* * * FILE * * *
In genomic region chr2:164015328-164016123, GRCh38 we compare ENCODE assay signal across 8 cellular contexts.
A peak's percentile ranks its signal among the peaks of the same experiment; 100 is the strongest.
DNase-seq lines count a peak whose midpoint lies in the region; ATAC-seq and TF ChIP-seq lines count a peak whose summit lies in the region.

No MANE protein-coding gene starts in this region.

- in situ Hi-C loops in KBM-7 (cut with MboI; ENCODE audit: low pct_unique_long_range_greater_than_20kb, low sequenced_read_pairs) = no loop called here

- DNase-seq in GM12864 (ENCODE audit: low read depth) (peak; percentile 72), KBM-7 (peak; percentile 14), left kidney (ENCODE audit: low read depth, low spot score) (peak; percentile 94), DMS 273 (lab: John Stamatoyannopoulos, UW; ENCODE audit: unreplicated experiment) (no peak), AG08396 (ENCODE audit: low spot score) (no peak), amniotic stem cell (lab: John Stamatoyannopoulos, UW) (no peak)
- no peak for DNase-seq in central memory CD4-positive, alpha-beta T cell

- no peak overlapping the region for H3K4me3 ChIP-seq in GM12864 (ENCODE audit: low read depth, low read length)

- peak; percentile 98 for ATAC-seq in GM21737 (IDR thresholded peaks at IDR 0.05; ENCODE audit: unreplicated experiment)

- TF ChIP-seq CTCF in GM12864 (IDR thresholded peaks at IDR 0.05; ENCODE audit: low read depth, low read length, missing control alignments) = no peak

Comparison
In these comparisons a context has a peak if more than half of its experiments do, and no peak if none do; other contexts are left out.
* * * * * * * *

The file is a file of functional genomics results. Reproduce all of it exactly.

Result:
In genomic region chr2:164015328-164016123, GRCh38 we compare ENCODE assay signal across 8 cellular contexts.
A peak's percentile ranks its signal among the peaks of the same experiment; 100 is the strongest.
DNase-seq lines count a peak whose midpoint lies in the region; ATAC-seq and TF ChIP-seq lines count a peak whose summit lies in the region.

No MANE protein-coding gene starts in this region.

- in situ Hi-C loops in KBM-7 (cut with MboI; ENCODE audit: low pct_unique_long_range_greater_than_20kb, low sequenced_read_pairs) = no loop called here

- DNase-seq in GM12864 (ENCODE audit: low read depth) (peak; percentile 72), KBM-7 (peak; percentile 14), left kidney (ENCODE audit: low read depth, low spot score) (peak; percentile 94), DMS 273 (lab: John Stamatoyannopoulos, UW; ENCODE audit: unreplicated experiment) (no peak), AG08396 (ENCODE audit: low spot score) (no peak), amniotic stem cell (lab: John Stamatoyannopoulos, UW) (no peak)
- no peak for DNase-seq in central memory CD4-positive, alpha-beta T cell

- no peak overlapping the region for H3K4me3 ChIP-seq in GM12864 (ENCODE audit: low read depth, low read length)

- peak; percentile 98 for ATAC-seq in GM21737 (IDR thresholded peaks at IDR 0.05; ENCODE audit: unreplicated experiment)

- TF ChIP-seq CTCF in GM12864 (IDR thresholded peaks at IDR 0.05; ENCODE audit: low read depth, low read length, missing control alignments) = no peak

Comparison
In these comparisons a context has a peak if more than half of its experiments do, and no peak if none do; other contexts are left out.